New Delhi: The government’s immediate priority has to be to take care of the loss of lives and livelihood due to the pandemic, said Uday Kotak, managing director and chief executive officer of Kotak Mahindra Bank and president of the Confederation of Indian Industry.
In conversation with Editor-in-Chief Shekhar Gupta during ThePrint’s Off the Cuff Wednesday evening, Kotak said the government could also explore the route of direct cash transfers if needed.
“Protecting lives and livelihoods needs to be a priority. For that, if the government needs to spend, even go for direct cash transfers, it should do it,” said Kotak, adding that cash transfers could also be demand-boosting, but there is an increasing propensity among households to save.
“Recession begins in the minds of people and we need to change minds of people to spur demand,” Kotak said.
He also stressed the need to spur private investment to revive economic growth.
“India has disproportionately depended on government expenditure for economic growth. Time has come to spur private investment. There is a need to rekindle the animal spirit of Indian entrepreneurs,” Kotak said.
The Indian economy grew at 4.2 per cent in 2019-20, but it is expected to contract between 5-12 per cent in 2020-21 as a two-month lockdown to combat the pandemic brought economic activity to a complete halt in the months of April and May.
Kotak added that India needs to focus on medium-term growth rather than short-term steroids and said returning to the high-growth path is a non-negotiable priority.
He also stressed the need to have regional subsidies and bring back additional investment allowance that were offered earlier to businesses. A single-window clearance for investors and an assurance of being spared from future unnecessary investigations is also important to encourage investments, he added.
Business should be protected against ‘unfair competition’
Kotak said he interprets Prime Minister Narendra Modi’s ‘Atma Nirbhar Bharat’ pitch to mean that Indian businesses should be competitive and engaged with the world rather than inward looking protectionism. At the same time, it is important to protect Indian firms from manipulative competition, he added.
“China has had a policy of predatory pricing. We must protect Indian business, not against free trade, but against unfair, subsidised and manipulative competition,” said Kotak.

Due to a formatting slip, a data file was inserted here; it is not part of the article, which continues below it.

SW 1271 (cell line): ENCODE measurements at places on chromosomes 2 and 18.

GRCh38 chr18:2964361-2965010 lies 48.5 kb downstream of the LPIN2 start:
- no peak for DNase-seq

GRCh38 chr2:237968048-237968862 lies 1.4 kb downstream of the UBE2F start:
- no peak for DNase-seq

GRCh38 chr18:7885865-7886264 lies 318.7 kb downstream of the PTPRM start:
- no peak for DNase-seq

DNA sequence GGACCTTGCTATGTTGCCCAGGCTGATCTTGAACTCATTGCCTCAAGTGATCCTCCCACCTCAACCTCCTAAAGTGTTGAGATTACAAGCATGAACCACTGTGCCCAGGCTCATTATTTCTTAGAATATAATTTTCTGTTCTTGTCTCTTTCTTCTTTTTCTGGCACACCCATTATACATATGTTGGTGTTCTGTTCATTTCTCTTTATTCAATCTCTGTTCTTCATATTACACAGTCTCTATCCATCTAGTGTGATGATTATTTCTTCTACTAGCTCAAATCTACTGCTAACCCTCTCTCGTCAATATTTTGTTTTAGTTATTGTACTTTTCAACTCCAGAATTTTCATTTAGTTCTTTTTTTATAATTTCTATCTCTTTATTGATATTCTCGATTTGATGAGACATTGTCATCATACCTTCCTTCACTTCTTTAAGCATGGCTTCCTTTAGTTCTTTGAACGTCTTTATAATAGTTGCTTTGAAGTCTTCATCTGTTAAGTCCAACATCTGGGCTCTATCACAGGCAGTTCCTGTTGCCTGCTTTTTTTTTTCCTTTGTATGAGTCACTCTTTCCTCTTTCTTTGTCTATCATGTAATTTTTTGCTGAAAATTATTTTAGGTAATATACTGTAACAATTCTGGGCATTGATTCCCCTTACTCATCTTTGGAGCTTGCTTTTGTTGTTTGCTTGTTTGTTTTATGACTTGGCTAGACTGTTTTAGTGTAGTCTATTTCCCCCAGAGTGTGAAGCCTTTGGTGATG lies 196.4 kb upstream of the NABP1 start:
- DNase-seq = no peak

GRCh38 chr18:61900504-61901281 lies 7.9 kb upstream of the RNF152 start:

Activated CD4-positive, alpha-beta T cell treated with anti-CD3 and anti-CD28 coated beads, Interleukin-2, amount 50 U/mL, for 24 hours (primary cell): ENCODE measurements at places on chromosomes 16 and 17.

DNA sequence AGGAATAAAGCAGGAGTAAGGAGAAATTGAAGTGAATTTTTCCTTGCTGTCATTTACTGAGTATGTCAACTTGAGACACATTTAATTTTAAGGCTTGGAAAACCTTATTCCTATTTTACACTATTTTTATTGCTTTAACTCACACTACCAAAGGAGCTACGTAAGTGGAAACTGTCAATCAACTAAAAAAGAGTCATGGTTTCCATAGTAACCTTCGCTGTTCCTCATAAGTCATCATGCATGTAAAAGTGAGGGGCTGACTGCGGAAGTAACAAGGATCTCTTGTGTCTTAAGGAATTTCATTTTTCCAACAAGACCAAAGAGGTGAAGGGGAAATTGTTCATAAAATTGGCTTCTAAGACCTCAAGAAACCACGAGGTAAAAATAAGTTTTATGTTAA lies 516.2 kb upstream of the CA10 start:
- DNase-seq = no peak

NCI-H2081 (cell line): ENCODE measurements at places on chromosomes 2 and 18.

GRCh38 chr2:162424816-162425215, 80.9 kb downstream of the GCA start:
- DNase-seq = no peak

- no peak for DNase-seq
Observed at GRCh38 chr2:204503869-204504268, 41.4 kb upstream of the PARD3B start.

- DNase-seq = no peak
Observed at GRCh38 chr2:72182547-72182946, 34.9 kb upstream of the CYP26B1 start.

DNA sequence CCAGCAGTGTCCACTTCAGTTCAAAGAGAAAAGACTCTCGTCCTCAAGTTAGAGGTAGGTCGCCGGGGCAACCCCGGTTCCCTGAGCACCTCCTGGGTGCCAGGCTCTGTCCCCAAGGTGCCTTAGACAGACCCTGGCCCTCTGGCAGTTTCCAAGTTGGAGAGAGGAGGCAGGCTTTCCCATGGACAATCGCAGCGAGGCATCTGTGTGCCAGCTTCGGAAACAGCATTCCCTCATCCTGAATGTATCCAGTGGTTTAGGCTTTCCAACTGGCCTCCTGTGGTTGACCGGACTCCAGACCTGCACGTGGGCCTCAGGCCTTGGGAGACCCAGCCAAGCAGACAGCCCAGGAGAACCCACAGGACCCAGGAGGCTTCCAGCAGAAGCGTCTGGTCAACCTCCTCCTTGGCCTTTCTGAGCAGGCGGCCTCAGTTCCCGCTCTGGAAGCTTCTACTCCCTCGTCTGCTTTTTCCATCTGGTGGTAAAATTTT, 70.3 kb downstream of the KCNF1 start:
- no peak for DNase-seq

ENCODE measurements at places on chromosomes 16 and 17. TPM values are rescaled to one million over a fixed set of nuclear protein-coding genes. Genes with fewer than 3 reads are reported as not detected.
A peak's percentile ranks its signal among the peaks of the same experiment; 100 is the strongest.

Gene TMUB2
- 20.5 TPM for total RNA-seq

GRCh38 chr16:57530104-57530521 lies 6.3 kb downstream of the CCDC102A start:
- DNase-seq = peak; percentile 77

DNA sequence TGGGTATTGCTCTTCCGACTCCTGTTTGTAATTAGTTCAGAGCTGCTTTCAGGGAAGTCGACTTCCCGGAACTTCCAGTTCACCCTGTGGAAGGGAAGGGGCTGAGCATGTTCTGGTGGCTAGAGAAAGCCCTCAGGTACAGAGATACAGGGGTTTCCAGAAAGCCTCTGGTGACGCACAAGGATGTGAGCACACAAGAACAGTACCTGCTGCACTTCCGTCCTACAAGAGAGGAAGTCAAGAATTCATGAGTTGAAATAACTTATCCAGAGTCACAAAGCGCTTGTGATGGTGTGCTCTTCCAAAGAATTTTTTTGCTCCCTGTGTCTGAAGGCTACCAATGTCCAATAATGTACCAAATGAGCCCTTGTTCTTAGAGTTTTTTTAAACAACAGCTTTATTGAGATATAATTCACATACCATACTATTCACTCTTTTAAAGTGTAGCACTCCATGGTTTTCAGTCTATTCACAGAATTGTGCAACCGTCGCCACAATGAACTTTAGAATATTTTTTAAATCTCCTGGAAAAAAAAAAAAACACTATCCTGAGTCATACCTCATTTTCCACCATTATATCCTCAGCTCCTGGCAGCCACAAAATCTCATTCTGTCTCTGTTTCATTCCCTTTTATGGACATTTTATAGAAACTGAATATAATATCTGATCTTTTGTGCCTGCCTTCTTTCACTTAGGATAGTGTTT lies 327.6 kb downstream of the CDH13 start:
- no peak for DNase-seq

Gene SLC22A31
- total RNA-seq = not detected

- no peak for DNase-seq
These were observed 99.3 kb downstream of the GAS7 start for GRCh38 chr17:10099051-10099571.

The government’s Rs 21-lakh-crore economic package announced last month had declared some steps to make India self-reliant and reduce dependence on imports.
Subsequently, after the clash between Indian and Chinese troops at Galwan Valley in Ladakh, the clamour for boycotting Chinese products has increased.
The government has also raised import duties on a few items imported from China over the last few days.
‘Unthinkable’ to not pay interest to depositors
Kotak was also critical of the demands from some sections to waive interest on loans that are under moratorium. The matter is in the Supreme Court at present.
He questioned how banks will pay depositors’ interest if they do not get interest on the loans.
“It is unthinkable for me as a banker… that depositors are not paid interest on their deposits,” he said.
The Reserve Bank of India had announced a three-month loan moratorium for all term loans wherein borrowers could defer payments of their principal and interest amount until 31 May. However, interest would continue to accrue during the period, banks had said. This moratorium was subsequently extended until 31 August.
“We need to have a sensible fundamental basis of running the financial system,” Kotak said.
Loss of revenues will see fiscal deficit increase
Kotak said the fiscal deficit of the Centre and the states put together was 6.5 per cent of the gross domestic product (GDP) in a pre-Covid scenario and this could increase to 11-12 per cent of the GDP on account of a loss of revenue due to Covid, he said.
Kotak added the government is exceptionally open, especially in the post-covid era.
He added Indian capitalism has gone through a cleansing process over the past few years though there may be still a bit of cronyism left.
Disclosure: Uday Kotak is among the distinguished founder-investors of ThePrint. Please click here for details on investors.
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